UNNECESSARY red tape is costing European business €360 billion a year and much of it is there to keep special interest groups happy, according to a high-level report.
About half of the cost comes from rules in national legislation, and the rest from EU laws.
Some of these can be described as gold-plating by member states, where they add rules of their own onto EU legislation, often to suit local businesses.
A bureaucracy check by a European Commission high-level group over the past two years has looked at a range of EU legislation and found red tape could be cut by about a quarter in the next three years, saving businesses €40bn a year.
Enterprise Commissioner Gunter Verhoygen, who set up the study, said it found a lot of the rules had nothing to do with running a better business. They were included to facilitate groups that had lobbied to have their concerns taken into account or to make life easier for civil servants in the commission and member states.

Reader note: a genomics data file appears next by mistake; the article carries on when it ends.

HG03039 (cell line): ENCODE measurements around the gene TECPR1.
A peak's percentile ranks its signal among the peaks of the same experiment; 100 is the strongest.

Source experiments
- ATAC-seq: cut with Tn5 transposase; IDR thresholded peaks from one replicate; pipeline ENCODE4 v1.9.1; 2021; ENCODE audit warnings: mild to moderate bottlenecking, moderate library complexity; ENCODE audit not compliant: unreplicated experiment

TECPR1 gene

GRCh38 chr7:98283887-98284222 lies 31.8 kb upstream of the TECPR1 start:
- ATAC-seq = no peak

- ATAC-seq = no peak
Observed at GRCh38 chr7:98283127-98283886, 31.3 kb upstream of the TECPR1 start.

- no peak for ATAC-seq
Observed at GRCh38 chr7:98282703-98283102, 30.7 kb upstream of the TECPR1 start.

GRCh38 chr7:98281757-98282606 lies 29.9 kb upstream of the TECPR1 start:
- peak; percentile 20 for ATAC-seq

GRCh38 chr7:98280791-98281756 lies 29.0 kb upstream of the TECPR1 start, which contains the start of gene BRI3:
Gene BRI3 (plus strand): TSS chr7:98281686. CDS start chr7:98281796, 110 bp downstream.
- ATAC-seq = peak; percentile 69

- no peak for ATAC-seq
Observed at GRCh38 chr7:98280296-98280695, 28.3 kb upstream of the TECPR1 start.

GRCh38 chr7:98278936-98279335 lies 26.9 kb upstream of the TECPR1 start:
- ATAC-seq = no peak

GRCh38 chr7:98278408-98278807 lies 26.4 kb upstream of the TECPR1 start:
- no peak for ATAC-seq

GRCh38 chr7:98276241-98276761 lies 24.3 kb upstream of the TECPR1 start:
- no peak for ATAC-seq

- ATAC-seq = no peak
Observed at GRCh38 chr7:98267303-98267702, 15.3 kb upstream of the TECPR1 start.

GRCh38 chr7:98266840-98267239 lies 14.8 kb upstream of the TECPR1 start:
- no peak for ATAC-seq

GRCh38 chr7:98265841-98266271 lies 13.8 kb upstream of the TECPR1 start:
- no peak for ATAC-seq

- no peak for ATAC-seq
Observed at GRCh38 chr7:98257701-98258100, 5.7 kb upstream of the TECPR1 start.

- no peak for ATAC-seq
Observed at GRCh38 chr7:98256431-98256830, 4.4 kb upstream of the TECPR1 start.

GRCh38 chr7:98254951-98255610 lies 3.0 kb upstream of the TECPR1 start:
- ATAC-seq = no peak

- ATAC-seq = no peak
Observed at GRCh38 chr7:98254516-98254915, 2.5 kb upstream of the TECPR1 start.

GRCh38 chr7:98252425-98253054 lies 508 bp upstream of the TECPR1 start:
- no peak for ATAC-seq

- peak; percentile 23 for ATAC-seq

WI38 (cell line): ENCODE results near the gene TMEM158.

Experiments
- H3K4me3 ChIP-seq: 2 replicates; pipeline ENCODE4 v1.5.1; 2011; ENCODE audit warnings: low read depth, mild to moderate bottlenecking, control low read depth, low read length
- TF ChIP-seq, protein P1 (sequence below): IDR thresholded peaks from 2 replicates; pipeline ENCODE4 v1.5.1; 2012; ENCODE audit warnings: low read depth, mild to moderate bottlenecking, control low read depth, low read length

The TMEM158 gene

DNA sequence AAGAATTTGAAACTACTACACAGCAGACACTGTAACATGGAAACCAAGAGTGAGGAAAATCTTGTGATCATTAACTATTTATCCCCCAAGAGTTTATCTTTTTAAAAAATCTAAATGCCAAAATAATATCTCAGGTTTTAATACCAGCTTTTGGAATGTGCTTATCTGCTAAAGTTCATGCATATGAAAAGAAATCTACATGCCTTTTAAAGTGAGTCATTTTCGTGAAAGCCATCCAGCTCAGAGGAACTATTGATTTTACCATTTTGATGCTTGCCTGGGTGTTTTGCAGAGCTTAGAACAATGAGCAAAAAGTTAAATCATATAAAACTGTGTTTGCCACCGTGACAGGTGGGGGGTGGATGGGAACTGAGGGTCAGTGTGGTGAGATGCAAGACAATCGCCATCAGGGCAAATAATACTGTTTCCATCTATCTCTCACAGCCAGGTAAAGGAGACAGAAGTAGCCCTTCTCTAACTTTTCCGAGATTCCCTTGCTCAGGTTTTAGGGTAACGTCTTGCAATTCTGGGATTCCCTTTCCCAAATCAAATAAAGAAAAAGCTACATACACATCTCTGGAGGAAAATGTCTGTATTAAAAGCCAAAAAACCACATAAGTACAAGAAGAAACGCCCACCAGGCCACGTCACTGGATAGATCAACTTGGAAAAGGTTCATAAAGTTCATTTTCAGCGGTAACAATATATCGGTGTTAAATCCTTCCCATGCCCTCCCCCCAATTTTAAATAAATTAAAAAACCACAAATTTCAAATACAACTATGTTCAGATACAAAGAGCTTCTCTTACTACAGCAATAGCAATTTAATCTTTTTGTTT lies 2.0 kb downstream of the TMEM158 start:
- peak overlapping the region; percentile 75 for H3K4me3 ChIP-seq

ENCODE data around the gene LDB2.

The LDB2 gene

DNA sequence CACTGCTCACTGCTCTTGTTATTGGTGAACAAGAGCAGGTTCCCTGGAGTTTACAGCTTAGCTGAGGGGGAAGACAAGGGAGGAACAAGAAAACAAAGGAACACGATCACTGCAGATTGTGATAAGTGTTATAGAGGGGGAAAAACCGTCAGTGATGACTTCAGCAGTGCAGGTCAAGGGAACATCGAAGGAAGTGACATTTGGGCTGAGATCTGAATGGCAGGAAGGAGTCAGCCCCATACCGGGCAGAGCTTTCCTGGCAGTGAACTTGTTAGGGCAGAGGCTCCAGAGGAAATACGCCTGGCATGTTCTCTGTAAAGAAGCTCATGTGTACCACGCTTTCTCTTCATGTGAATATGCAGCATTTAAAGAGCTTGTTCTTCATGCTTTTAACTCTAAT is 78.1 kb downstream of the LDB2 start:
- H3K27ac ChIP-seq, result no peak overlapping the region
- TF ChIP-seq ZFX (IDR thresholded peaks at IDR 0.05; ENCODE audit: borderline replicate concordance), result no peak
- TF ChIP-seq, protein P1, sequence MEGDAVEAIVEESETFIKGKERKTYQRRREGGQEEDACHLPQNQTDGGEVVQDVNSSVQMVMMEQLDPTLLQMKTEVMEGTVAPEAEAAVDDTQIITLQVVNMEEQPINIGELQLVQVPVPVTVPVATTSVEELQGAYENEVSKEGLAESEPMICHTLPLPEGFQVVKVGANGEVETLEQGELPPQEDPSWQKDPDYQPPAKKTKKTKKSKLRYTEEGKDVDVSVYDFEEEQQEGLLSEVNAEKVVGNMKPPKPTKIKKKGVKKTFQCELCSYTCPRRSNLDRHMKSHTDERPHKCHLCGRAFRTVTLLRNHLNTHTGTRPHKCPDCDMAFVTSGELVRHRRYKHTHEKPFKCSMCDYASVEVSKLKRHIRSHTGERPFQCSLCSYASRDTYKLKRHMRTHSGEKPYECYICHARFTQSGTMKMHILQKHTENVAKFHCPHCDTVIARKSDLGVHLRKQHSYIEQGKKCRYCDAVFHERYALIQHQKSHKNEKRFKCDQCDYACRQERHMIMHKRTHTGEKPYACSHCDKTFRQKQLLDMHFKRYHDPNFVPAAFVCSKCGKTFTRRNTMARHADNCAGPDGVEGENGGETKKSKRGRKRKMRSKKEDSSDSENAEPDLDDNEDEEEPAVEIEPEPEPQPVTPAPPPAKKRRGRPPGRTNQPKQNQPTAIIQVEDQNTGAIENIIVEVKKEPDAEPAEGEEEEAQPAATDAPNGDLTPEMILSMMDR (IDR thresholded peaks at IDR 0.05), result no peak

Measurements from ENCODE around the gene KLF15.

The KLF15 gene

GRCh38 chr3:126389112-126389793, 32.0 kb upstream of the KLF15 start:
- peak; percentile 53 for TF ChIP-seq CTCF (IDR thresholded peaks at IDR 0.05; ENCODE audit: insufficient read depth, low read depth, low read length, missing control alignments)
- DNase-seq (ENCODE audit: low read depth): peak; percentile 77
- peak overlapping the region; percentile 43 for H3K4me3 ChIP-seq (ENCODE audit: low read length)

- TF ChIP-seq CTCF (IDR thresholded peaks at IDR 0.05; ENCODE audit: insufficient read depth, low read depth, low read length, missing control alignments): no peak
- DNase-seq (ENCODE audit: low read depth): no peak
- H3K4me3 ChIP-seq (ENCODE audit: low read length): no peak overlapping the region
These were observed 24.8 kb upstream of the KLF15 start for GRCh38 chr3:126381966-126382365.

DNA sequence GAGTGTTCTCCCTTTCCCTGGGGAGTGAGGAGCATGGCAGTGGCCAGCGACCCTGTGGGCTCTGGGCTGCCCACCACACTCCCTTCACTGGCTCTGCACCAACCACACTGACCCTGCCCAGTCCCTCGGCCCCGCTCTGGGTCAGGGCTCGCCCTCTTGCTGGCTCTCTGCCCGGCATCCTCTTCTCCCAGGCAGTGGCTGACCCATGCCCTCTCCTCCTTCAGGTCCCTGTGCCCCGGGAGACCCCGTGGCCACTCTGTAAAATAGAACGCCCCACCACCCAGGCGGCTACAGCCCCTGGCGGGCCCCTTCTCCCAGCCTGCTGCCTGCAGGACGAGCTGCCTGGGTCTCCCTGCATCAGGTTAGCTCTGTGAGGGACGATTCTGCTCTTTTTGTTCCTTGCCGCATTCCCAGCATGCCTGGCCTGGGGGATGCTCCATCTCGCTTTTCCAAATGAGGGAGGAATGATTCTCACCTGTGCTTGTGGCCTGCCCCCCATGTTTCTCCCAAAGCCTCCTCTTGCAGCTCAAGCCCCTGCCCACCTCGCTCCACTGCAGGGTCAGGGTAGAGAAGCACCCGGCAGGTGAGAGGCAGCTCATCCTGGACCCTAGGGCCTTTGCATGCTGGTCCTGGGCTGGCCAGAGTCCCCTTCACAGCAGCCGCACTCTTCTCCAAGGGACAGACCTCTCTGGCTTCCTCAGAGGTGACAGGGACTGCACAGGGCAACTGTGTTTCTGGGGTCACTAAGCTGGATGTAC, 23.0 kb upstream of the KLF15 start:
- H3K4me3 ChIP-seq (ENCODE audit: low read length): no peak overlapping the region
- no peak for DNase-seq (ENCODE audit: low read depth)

The cost-cutting project, the first of its kind in the world, has been criticised as just a way to leave consumers with less rights.
Mr Verhoygen denied this, saying it was not deregulation.
He said: “This would be one of the worst things to do – we do not want to reduce the level of protection.”
What was needed instead was smart regulation, he said.
Action has already been taken to cut the cost of EU red tape by a quarter and approval of the changes is being awaited from the European Parliament and national governments. The high-level group will continue to recommend changes, many of which have come from the 400 suggestions from citizens and business.
Commission President José Manuel Barroso has promised to make cutting red tape a priority for his next five-year term.
The high-level group includes Jim Murray, a former director of consumer affairs and fair trade in Ireland and of the European consumer organisation BEUC.
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